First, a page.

More thoughts on #FutureEducation and @EveningNews #SaveOurFuture campaign

The Evening News has run another interesting article today about Future Education, which shows that a council funded report recently praised Future for providing “good value for money when compared to other specialist provision.”

The article refers to the fact that the council has awarded another contract to another provider – but this seems to be a bit of a red herring.

My understanding is that the county council put two contracts out to tender. Future Education spent the best part of a year preparing its submission for one of those tenders – only to see the council withdraw that tender at the last minute. The effect is to withdraw funding from a charity that, as the Evening News makes clear, has helped numerous young people and benefited the whole community.

The issue is not whether the council has chosen a good provider for the second tender (it is not even about how unfairly it has treated Future in the process). The real issue is that the council is not showing sufficient commitment to a grass-roots organisation created by people living in the community that it serves: an organisation that supports families as well as children.

I am all for efficiency in public services but we also need to support local communities that try to solve their own problems. That doesn’t mean funding every local initiative, regardless of effectiveness. However when a group, such as Future Projects, has a proven record of successful delivery over 10 years it seems shortsighted to jeopardise its existence.

Not only does this decision undermine the good work of Future Projects (including its other community activities – as reported elsewhere by the Evening News) – it also sends a very bad signal to other communities. Effectively it says: “Don’t bother trying to do this yourself because ultimately your council will impose a solution – because big brother knows better than big society.” That can’t be right.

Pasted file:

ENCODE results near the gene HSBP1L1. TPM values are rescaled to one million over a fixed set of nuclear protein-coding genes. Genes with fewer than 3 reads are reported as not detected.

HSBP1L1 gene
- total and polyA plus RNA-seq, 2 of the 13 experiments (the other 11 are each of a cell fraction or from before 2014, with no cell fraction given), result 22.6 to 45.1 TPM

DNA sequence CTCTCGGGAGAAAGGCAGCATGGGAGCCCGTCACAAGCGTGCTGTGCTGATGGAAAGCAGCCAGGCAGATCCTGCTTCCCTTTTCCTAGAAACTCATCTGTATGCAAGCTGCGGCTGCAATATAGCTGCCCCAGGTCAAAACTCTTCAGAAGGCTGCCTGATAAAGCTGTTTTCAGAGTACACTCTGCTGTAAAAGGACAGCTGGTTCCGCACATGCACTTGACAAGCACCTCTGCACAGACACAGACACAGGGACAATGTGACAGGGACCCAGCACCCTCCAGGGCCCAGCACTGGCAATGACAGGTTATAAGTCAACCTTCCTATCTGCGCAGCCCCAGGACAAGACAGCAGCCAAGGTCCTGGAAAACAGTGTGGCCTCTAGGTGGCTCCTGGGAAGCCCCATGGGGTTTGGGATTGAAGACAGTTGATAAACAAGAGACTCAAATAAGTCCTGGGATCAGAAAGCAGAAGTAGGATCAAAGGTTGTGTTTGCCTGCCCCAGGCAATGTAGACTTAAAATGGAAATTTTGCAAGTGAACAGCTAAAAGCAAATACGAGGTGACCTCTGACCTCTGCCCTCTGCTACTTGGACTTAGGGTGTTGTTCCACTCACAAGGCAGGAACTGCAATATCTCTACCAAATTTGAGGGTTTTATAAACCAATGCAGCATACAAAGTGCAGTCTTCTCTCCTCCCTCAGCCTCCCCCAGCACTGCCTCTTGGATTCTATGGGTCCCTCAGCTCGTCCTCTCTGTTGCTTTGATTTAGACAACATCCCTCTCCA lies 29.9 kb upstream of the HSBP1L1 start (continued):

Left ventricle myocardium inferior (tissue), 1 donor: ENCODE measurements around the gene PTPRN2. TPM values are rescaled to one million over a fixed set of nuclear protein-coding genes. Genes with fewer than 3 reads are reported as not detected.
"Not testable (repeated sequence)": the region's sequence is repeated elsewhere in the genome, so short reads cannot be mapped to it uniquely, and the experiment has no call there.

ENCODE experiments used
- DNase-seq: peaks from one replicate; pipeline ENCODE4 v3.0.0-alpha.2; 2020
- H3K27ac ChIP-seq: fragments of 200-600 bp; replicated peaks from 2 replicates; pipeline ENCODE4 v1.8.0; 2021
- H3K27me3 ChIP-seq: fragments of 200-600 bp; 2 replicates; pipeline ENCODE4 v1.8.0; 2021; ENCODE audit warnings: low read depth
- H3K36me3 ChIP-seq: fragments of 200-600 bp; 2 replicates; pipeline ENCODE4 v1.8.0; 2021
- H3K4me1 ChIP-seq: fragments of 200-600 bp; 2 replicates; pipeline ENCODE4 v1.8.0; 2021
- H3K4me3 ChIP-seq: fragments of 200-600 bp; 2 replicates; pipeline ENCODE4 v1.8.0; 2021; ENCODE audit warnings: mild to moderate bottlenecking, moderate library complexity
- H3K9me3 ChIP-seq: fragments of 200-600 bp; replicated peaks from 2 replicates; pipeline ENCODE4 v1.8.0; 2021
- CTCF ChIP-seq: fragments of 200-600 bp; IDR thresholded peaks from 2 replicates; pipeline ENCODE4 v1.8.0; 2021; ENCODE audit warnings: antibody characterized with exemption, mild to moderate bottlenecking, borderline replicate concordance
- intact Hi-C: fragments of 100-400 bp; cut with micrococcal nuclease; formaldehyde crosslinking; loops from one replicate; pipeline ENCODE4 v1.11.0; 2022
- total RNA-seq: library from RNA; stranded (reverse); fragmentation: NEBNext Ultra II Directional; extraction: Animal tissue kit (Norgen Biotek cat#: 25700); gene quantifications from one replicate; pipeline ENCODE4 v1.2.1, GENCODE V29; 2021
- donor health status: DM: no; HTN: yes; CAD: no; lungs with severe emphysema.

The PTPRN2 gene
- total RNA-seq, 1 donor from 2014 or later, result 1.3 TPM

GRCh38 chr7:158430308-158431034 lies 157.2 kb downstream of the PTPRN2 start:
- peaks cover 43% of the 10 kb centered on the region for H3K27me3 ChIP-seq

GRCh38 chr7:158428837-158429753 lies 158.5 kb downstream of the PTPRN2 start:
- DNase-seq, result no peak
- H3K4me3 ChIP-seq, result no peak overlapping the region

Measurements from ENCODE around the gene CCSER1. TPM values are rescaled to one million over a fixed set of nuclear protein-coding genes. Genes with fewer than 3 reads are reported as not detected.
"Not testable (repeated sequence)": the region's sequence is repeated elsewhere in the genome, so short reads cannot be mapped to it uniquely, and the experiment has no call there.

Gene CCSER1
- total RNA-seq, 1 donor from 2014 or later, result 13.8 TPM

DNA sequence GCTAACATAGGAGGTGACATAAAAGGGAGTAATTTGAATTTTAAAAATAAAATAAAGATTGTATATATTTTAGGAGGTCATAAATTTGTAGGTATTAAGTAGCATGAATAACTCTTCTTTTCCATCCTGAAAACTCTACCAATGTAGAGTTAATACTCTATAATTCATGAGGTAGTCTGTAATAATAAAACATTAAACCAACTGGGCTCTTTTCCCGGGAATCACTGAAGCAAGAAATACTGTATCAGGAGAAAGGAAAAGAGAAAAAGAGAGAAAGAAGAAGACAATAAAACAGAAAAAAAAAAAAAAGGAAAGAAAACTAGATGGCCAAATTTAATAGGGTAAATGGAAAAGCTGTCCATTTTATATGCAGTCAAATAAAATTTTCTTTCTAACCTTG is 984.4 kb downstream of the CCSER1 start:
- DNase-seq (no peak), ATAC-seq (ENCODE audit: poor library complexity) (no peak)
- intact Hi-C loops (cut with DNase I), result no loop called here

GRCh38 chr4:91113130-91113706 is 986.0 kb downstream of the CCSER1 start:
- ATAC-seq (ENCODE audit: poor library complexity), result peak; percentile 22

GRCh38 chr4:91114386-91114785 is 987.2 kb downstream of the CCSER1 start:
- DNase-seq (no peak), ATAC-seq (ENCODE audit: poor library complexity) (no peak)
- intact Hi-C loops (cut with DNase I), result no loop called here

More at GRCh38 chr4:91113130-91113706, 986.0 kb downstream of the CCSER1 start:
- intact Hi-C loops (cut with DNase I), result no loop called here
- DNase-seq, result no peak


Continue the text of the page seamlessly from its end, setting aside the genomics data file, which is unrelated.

[Note: I tried to post this response on the Evening News website but the comment function does not appear to be working.]

Open letter to Norfolk and Norwich MPs – #SaveOurFuture

Open Letter to Chloe Smith MP, Norman Lamb MP, Keith Simpson MP, Henry Bellingham MP, Richard Bacon MP, Brandon Lewis MP

Dear [Name of MP]

Please will you join other Norfolk and Norwich MPs in supporting the Evening News Campaign to save the ‘Future Education’ service run by Future Projects?

Future Education (set up some 10 years ago by Dawn Jackson MBE) is a great example of the ‘big society’ at work. The Home Secretary, Theresa May, recently praised it, saying: “The success of this project is testament to the dedication of many people. It is a great example of how communities can pull together to improve the quality of life on their own doorstep.

Sadly, Norfolk County Council has decided to contract-out the work of caring for vulnerable children to a large charity from Surrey. Although, superficially, it may appear more efficient, it is unlikely to be able to match the depth of service provided by Future in Norwich (which works closely with families as well as children).

Norfolk CC’s decision effectively sounds a death knell for a vibrant, grassroots, community-led project. That sends out a very bad signal to other, similar, local initiatives – that no matter how hard you try, councils will ultimately impose a solution on you. That in turn threatens David Cameron’s idea of the ‘big society’.

As David rightly says: “We know instinctively that the state is often too inhuman, monolithic and clumsy to tackle our deepest social problems. We know that the best ideas come from the ground up, not the top down. We know that when you give people and communities more power over their lives, more power to come together and work together to make life better – great things happen.” Future Education is one of those great things.

Please join the campaign to #SaveOurFuture because local people feel passionately about this issue; the facebook page has already gained around 500 followers in just a few days. They are looking to their elected representative to bring pressure to bear on Norfolk County Council to reverse its decision and maintain funding to Future Education for the long term.

Thank you for your help, support and understanding.

Kind regards

Huw Sayer

@HuwSayer

PS: For more on this subject, please see my previous post.

#FutureEducation matters to #Norwich – it’s not just about money.